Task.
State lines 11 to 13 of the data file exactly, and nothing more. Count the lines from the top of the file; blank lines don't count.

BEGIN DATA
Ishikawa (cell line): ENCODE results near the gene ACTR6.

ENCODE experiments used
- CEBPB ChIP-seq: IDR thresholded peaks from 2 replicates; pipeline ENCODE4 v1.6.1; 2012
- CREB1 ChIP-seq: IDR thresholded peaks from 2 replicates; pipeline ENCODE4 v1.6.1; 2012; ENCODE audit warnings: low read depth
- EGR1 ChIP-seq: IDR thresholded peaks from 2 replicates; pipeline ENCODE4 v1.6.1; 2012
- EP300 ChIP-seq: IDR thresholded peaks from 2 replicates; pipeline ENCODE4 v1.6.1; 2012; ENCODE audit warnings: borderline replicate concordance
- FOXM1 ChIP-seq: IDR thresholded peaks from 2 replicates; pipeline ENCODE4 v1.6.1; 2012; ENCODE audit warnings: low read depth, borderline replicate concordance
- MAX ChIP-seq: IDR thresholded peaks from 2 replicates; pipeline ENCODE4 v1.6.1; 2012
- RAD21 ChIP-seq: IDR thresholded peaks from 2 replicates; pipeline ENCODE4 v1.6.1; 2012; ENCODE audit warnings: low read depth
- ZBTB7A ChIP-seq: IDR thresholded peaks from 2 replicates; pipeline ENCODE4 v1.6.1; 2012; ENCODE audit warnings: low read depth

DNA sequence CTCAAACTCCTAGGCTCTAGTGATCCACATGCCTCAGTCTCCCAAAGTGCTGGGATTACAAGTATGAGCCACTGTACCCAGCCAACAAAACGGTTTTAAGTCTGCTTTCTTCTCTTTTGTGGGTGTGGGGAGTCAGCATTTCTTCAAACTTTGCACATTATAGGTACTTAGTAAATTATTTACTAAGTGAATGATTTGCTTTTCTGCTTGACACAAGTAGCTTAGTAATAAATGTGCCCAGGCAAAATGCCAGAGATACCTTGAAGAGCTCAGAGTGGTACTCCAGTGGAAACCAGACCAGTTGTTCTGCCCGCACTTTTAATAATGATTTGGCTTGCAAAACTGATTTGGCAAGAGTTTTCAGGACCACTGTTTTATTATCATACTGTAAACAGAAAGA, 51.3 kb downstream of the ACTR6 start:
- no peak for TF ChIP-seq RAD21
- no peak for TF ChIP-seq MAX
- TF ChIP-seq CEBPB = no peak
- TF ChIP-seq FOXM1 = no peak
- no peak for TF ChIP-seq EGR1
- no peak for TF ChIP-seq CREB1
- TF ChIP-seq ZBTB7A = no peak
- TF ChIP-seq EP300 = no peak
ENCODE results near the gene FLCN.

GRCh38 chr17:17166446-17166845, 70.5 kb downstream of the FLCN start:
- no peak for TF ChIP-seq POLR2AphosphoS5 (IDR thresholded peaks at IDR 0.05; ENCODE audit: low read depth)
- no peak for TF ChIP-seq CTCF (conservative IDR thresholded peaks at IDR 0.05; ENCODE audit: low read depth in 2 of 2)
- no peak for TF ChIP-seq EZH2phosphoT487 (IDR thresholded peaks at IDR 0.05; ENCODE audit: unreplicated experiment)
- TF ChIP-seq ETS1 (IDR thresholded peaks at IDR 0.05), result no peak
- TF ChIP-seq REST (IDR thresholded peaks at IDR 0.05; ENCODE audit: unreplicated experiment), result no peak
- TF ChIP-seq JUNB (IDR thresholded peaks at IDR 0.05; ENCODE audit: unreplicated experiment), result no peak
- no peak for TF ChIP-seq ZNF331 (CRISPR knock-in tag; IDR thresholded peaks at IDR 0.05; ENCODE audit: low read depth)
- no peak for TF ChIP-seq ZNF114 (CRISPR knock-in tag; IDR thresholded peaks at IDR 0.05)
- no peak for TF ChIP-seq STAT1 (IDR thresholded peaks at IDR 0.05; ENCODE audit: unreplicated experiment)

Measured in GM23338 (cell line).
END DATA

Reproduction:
DNA sequence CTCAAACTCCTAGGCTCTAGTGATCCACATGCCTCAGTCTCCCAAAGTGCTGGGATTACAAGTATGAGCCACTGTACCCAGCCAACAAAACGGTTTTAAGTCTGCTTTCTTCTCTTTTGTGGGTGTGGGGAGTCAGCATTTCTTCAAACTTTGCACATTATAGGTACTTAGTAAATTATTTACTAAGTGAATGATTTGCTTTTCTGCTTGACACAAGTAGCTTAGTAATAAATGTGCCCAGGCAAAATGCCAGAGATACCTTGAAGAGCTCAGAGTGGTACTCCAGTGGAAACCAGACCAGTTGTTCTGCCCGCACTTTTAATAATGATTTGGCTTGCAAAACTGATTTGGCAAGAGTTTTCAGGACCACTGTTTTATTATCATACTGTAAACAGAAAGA, 51.3 kb downstream of the ACTR6 start:
- no peak for TF ChIP-seq RAD21
- no peak for TF ChIP-seq MAX